It’s hard to find a home without hardscape. Whether it’s a driveway, walkway, front porch, an entry around an exterior door, or a backyard patio, virtually every home needs some kind of hardscaping to help make outdoor areas more usable. Oftentimes, these zones are constructed with materials such as a slab of concrete or mortared pavers. But if you’re looking to create a new feature on your property, or to replace an existing surface, there’s another option you should consider: permeable hardscape.
Around this time of year, many homeowners are eager to begin preparing their outdoor spaces for spring and warmer weather. If you’ve been experiencing any flooding, muddy or soggy areas, or are envisioning an expanded outdoor living space this season, you might be thinking about installing or upgrading the hardscape on your property. There are many ways to accomplish this, but an increasingly popular choice is permeable hardscape. Like its name suggests, permeable hardscape allows water to pass through the materials and into the soil beneath, and it has several positive attributes.
The positives of permeable
Permeable hardscape is an excellent way to control the flow of water on your property. Not only does it prevent water from ponding in low spots in your yard, it also prevents a lot of run-off and erosion problems caused by traditional, non-permeable surfaces. If you’ve ever seen water sheeting off a concrete patio during a heavy rain, you know all that water has to go somewhere. This type of run-off can cause problems, not only to nearby structures and gardens, but also to local waterways. Water from residential areas, often full of soil nutrients and chemicals, eventually ends up in streams, which can cause chemical imbalances and sediment build up.
Permeable hardscape, on the other hand, allows water to be filtered back into the soil, which replenishes groundwater and prevents erosion and pollution problems. If that fact alone isn’t enough to convince you, consider the fact that permeable hardscape is already mandatory in many commercial applications, and may be the future in residential areas as well. Chuck Kepley, sales manager for Boxley Materials Company, points out that the hardscape along downtown Roanoke’s Elmwood Park Art Walk was actually built with permeable pavers, and that area homeowners are beginning to follow suit with similar installations. “We see it more and more every day, mainly for earth-conscious people,” says Kepley. “But many municipalities are now taxing citizens for rainwater that runs off into the sewer system, and so more homeowners have installed permeable driveways for the end-of-year tax credits.”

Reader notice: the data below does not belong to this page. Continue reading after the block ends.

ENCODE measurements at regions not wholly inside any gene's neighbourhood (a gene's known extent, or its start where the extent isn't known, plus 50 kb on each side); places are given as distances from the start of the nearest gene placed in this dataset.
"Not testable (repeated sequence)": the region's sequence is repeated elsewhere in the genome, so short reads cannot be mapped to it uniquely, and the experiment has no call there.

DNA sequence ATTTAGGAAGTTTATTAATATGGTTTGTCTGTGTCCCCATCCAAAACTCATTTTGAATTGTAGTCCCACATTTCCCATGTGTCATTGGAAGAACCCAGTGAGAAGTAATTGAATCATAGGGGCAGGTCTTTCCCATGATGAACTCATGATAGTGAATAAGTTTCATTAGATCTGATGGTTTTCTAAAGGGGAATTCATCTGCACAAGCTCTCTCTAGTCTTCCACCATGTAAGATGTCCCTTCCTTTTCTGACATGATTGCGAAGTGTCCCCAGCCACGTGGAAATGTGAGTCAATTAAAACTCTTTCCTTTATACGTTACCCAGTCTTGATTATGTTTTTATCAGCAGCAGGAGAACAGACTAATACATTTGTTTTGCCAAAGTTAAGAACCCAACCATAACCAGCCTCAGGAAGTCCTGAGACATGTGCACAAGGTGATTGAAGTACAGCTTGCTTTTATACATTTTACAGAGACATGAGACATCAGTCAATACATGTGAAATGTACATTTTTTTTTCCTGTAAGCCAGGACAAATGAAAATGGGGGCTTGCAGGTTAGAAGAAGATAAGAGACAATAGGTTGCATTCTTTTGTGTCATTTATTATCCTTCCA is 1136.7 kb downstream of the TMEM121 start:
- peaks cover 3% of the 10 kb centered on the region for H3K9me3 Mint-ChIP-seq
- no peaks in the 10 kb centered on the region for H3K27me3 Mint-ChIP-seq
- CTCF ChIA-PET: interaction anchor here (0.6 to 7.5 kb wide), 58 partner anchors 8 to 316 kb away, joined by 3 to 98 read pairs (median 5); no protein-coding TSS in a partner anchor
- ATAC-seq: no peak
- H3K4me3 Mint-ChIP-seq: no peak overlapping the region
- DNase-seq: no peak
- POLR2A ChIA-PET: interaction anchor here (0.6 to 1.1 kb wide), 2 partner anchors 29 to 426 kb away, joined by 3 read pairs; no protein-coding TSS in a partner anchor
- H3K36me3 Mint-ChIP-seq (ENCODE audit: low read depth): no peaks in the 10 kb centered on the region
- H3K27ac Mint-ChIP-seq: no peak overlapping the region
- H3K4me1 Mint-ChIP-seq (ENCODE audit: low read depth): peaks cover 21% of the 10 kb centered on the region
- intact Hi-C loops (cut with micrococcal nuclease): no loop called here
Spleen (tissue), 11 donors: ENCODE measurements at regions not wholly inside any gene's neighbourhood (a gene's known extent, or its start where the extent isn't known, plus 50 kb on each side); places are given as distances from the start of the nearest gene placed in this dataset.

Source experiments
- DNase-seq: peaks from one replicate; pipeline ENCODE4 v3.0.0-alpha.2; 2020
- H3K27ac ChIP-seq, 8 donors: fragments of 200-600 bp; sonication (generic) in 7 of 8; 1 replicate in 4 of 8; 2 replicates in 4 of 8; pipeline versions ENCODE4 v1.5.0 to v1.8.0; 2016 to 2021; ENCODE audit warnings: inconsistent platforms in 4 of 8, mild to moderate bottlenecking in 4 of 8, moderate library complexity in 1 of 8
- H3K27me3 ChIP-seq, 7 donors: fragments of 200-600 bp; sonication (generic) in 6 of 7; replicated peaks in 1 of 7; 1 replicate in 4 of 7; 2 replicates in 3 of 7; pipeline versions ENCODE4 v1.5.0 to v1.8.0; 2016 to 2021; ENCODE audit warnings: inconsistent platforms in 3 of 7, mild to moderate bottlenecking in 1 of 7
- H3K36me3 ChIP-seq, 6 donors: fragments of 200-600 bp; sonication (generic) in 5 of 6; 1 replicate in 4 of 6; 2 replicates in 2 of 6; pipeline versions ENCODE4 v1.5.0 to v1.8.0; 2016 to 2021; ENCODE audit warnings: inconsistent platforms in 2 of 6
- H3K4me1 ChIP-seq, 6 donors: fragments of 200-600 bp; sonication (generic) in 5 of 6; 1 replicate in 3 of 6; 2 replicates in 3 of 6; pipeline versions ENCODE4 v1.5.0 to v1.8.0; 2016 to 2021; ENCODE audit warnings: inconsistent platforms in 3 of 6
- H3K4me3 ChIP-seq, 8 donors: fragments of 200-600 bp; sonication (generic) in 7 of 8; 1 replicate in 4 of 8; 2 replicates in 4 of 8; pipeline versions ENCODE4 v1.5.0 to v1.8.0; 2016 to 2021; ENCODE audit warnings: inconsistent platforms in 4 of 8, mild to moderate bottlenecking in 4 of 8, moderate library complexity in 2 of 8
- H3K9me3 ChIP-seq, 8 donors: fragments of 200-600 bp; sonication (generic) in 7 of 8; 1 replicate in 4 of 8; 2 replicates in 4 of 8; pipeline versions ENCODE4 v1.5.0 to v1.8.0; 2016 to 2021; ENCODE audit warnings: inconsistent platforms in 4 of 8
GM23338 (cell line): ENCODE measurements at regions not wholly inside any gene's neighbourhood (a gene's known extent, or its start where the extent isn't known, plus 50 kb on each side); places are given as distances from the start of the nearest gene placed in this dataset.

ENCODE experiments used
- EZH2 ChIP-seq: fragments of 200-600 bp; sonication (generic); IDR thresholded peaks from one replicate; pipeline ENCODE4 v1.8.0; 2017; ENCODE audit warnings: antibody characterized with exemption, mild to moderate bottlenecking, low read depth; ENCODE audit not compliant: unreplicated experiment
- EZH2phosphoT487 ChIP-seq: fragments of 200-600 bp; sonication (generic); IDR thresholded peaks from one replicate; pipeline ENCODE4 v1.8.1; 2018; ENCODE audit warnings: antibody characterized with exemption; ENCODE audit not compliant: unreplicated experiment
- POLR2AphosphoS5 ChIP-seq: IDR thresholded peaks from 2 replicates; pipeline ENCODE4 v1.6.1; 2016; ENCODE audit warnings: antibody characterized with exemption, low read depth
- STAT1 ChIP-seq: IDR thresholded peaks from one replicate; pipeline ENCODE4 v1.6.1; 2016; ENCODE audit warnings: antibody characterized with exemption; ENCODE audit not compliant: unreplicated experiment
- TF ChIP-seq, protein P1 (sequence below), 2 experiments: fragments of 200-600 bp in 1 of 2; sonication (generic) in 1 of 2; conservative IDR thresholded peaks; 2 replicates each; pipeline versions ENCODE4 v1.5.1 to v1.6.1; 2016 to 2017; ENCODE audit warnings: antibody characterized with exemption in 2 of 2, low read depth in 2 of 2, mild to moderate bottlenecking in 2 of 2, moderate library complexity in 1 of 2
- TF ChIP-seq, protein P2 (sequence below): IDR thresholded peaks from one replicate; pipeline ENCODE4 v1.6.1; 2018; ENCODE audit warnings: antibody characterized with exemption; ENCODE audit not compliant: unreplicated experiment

Additionally, Mark Maslow, president of Southern Landscape Group, says, “When you choose permeable, the major advantage is that you don’t have all of that run-off going into your landscape, which mitigates a lot of problems, and it also limits the amount of water that goes down into storm sewers and ends up in creeks and streams.” Luckily, there are plenty of attractive choices in permeable hardscape, along with local experts who can guide you through the process.
As with traditional hardscape, homeowners have options in the finished look that will complement any style of home. There are hundreds of options— from modern slabs to rustic cobblestones—but all permeable pavers are designed with interlocking space keepers on their sides. This system allows for a gap between pavers which can be filled with fine, clean-draining stone. Not only does this facilitate water drainage—the interlocking grid ensures that the finished surface is stronger than freestanding pavers.
Additionally, the pavers themselves are specially fabricated to be porous. According to Maslow, even concrete used in permeable applications is a porous version. “Permeable pavers have more of a natural hydraulic balance,” he says. “They trap and slowly release water into the ground, rather than having water flow across the surface.” Maslow notes that there are also natural flagstones you can use in certain applications, if preferred, and that in this case, permeability will come from the construction of the base layer. When using freeform flagstone, fitting them closer together will allow more ease of furniture placement, while wider spacing offers a more natural look, especially when gaps are filled with plant material.
Boxley distributes several lines of permeable pavers, and Kepley says that they are just as attractive as clay or concrete pavers, if not indistinguishable. They are also ADA compliant, due to their even surfaces and minimal gaps between pavers.
“Our most popular sizes of permeable pavers are 6×6 and 6×9,” says Kepley, noting that these sizes offer a traditional look. “They can be installed in patterns such as a running bond [the classic staggered pattern often seen in brick], stacked bond [a simple side-by-side pattern], basketweave, and herringbone.” Each option varies in cost, ease of installation, amount of material required, and strength of finished product, so be sure to discuss the best choice for your landscape with your installer.